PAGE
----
Shrimp Plant Delights
This article was first published on 19 Aug 2016.
Photo by the Otago Daily Times
When you look at the flower structure little explanation is required as to how Justicia brandegeeana gets its common name, the shrimp plant.
Native to Mexico but naturalised in parts of Florida this tough little shrub is well suited to being a container plant and can flower all year round if it’s growing happily. Only reaching a height of about 1 metre, but smaller in containers, this soft stemmed shrub is fairly open with a slightly weeping habit due to the large flower heads. The latter are sequences of tubular white flowers each enclosed by reddish coloured bracts with a lighter tip. This causes the blooms to resemble highly stylized shrimp.
The shrimp plant needs bright light. Full sun or part shade is suitable but flowers will fade out more in full sun. Water when actively growing during the summer months and keep a little drier in the winter months. Plants can withstand long periods in very dry conditions. Pinch out the growing tips regularly to keep the plant bushy and compact or prune back to maintain form and reduce the size.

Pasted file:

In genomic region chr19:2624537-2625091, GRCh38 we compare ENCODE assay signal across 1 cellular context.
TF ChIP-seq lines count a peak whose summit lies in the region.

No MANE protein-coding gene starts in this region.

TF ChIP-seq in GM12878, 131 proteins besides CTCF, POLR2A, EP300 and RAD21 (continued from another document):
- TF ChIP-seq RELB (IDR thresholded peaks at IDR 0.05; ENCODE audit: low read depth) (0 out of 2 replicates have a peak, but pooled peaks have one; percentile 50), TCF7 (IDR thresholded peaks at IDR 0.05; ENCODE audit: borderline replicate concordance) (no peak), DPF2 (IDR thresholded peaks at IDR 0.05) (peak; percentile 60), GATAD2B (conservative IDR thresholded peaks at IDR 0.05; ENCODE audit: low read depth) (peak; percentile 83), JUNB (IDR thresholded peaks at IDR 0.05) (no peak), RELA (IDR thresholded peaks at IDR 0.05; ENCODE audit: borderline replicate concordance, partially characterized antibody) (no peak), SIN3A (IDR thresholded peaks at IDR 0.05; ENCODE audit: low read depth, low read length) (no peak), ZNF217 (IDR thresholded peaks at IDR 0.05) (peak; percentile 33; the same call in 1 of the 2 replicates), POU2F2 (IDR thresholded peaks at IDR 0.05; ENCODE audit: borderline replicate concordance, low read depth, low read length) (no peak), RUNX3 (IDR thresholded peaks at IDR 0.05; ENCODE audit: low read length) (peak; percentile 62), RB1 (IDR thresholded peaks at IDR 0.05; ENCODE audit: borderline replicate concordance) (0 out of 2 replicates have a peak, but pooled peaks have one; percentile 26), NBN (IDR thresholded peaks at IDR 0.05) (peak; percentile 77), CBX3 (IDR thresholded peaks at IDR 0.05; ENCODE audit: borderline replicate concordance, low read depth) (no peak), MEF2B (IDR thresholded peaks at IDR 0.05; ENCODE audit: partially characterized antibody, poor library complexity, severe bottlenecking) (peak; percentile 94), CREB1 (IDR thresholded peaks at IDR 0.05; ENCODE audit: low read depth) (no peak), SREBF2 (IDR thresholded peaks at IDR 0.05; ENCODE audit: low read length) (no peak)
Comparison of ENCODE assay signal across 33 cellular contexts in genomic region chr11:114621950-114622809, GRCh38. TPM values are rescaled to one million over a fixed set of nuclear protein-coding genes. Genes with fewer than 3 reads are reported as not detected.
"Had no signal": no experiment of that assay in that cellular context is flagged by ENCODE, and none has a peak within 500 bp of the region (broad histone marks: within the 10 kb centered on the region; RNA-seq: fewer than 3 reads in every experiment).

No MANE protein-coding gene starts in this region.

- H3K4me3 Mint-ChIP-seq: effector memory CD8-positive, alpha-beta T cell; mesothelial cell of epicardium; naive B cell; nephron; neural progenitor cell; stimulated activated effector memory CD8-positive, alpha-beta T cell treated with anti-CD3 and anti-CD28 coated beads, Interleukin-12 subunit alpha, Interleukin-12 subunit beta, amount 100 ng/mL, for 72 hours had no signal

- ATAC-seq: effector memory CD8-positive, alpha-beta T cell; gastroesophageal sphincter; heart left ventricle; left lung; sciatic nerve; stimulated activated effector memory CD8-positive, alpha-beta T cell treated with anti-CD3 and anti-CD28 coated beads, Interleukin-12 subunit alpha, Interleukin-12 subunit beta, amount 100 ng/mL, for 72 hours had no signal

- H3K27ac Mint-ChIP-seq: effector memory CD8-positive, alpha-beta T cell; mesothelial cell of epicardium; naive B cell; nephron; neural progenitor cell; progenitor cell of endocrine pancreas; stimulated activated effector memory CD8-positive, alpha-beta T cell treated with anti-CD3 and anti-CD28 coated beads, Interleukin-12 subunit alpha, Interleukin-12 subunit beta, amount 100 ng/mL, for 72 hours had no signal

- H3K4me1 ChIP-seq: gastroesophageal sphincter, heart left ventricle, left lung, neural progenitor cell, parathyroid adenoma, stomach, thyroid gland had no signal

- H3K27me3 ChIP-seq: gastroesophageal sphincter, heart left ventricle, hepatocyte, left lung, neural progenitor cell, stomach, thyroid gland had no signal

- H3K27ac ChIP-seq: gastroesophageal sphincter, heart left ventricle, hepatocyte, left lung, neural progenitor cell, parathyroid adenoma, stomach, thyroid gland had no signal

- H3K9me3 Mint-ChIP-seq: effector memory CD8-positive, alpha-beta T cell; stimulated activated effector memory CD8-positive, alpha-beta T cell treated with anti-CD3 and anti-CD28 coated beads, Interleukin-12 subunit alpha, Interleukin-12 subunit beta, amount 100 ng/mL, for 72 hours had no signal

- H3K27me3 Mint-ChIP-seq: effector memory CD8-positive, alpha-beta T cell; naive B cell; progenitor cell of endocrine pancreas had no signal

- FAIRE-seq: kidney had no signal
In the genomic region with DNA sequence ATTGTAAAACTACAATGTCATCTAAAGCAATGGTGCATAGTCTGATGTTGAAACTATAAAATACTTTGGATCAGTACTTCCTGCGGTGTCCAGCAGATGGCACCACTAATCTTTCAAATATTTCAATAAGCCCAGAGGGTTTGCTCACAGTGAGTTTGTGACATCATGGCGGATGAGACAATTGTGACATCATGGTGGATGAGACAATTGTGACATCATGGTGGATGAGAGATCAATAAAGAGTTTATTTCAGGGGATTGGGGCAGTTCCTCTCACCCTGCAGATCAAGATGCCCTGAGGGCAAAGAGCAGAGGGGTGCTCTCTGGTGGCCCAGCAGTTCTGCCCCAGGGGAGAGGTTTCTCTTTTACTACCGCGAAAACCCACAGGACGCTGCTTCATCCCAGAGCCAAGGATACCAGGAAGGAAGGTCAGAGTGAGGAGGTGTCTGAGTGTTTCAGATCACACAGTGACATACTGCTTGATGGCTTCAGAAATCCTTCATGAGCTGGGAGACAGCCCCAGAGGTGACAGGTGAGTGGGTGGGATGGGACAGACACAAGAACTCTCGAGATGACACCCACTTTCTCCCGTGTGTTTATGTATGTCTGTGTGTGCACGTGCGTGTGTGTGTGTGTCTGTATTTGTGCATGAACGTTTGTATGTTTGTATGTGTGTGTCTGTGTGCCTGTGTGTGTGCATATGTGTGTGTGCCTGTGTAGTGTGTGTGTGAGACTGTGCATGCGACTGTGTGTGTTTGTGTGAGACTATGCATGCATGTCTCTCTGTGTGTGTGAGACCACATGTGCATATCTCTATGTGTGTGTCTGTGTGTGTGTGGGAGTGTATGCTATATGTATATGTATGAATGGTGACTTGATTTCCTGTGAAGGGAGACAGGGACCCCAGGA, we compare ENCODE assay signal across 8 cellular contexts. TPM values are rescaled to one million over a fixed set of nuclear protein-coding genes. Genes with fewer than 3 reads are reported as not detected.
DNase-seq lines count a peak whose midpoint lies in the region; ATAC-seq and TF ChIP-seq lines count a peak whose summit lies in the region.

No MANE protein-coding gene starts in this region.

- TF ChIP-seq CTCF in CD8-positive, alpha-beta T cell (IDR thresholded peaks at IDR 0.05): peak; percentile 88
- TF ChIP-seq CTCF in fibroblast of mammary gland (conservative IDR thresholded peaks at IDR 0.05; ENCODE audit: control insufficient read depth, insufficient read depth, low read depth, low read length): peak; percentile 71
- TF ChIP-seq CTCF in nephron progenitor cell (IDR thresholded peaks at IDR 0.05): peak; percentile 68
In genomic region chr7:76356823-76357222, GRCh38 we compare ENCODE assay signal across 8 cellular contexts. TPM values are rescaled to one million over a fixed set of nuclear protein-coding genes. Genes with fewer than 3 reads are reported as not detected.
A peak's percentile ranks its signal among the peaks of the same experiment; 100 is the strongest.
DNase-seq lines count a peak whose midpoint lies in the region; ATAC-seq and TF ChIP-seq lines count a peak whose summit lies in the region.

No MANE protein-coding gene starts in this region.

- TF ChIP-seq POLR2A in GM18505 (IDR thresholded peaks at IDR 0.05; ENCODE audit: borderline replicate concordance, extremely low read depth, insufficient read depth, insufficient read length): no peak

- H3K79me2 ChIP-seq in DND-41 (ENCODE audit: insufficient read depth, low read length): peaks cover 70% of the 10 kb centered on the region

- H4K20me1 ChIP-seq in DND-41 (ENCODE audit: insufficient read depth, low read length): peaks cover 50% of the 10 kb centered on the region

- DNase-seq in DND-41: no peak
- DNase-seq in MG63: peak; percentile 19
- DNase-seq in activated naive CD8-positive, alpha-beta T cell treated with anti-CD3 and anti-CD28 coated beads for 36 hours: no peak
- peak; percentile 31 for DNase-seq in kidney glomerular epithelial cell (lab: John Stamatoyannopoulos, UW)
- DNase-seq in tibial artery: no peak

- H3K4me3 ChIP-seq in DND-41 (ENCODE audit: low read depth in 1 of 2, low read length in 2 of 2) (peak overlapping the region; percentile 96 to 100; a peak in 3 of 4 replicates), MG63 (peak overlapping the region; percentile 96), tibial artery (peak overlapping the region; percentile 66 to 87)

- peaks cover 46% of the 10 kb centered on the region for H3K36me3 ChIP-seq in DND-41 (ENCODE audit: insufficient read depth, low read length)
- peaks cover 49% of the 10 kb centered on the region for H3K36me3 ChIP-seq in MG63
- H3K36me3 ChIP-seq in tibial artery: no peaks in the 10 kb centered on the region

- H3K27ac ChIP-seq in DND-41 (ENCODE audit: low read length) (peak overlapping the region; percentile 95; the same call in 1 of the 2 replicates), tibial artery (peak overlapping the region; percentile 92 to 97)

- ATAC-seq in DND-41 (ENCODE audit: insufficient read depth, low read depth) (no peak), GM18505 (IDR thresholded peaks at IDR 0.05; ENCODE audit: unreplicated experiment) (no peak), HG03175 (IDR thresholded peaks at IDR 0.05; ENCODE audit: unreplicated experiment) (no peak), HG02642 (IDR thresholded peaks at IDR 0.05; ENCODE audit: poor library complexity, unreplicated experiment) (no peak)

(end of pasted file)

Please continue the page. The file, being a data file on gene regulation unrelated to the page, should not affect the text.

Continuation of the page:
Stem cuttings readily take with the aid of a little bottom heat but finding stems without flowers to propagate from can often be difficult. Established plants may layer where stems meet the soil.
Justicia brandegeeana can be seen growing in the central house of the winter garden glasshouse situated in the lower botanic garden.
Stephen Bishop is curator of the winter garden glasshouse at Dunedin Botanic Garden.